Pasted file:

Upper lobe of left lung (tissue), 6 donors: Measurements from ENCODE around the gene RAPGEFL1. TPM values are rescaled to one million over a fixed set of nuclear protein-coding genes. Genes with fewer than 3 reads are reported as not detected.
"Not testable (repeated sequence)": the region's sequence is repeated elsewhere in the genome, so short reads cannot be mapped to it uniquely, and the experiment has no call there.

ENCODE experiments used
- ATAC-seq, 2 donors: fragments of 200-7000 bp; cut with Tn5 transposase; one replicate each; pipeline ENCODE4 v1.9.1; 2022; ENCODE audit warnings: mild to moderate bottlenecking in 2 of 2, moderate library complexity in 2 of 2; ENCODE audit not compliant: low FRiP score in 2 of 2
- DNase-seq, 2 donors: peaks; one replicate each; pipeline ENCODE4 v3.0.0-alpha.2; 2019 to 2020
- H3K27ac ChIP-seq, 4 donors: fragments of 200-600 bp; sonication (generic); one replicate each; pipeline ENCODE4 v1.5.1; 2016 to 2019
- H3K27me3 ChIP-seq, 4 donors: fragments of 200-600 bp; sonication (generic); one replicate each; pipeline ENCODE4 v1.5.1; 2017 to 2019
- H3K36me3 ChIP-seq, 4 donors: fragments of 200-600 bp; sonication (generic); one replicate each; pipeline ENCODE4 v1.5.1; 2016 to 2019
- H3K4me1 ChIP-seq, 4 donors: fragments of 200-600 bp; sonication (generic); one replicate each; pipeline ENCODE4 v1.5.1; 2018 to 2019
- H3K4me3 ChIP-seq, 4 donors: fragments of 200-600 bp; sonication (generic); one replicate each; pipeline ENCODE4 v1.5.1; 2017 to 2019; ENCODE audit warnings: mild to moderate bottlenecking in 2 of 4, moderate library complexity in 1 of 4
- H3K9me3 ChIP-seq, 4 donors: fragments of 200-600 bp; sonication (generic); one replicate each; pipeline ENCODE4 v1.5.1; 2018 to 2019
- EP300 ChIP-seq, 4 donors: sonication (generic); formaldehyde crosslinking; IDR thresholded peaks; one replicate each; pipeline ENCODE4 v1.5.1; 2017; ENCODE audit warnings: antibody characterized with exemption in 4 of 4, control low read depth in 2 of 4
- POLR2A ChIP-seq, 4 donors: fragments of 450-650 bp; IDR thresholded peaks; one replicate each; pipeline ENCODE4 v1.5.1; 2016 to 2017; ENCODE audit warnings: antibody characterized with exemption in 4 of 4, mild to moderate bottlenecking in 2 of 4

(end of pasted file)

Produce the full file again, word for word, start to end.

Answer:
Upper lobe of left lung (tissue), 6 donors: Measurements from ENCODE around the gene RAPGEFL1. TPM values are rescaled to one million over a fixed set of nuclear protein-coding genes. Genes with fewer than 3 reads are reported as not detected.
"Not testable (repeated sequence)": the region's sequence is repeated elsewhere in the genome, so short reads cannot be mapped to it uniquely, and the experiment has no call there.

ENCODE experiments used
- ATAC-seq, 2 donors: fragments of 200-7000 bp; cut with Tn5 transposase; one replicate each; pipeline ENCODE4 v1.9.1; 2022; ENCODE audit warnings: mild to moderate bottlenecking in 2 of 2, moderate library complexity in 2 of 2; ENCODE audit not compliant: low FRiP score in 2 of 2
- DNase-seq, 2 donors: peaks; one replicate each; pipeline ENCODE4 v3.0.0-alpha.2; 2019 to 2020
- H3K27ac ChIP-seq, 4 donors: fragments of 200-600 bp; sonication (generic); one replicate each; pipeline ENCODE4 v1.5.1; 2016 to 2019
- H3K27me3 ChIP-seq, 4 donors: fragments of 200-600 bp; sonication (generic); one replicate each; pipeline ENCODE4 v1.5.1; 2017 to 2019
- H3K36me3 ChIP-seq, 4 donors: fragments of 200-600 bp; sonication (generic); one replicate each; pipeline ENCODE4 v1.5.1; 2016 to 2019
- H3K4me1 ChIP-seq, 4 donors: fragments of 200-600 bp; sonication (generic); one replicate each; pipeline ENCODE4 v1.5.1; 2018 to 2019
- H3K4me3 ChIP-seq, 4 donors: fragments of 200-600 bp; sonication (generic); one replicate each; pipeline ENCODE4 v1.5.1; 2017 to 2019; ENCODE audit warnings: mild to moderate bottlenecking in 2 of 4, moderate library complexity in 1 of 4
- H3K9me3 ChIP-seq, 4 donors: fragments of 200-600 bp; sonication (generic); one replicate each; pipeline ENCODE4 v1.5.1; 2018 to 2019
- EP300 ChIP-seq, 4 donors: sonication (generic); formaldehyde crosslinking; IDR thresholded peaks; one replicate each; pipeline ENCODE4 v1.5.1; 2017; ENCODE audit warnings: antibody characterized with exemption in 4 of 4, control low read depth in 2 of 4
- POLR2A ChIP-seq, 4 donors: fragments of 450-650 bp; IDR thresholded peaks; one replicate each; pipeline ENCODE4 v1.5.1; 2016 to 2017; ENCODE audit warnings: antibody characterized with exemption in 4 of 4, mild to moderate bottlenecking in 2 of 4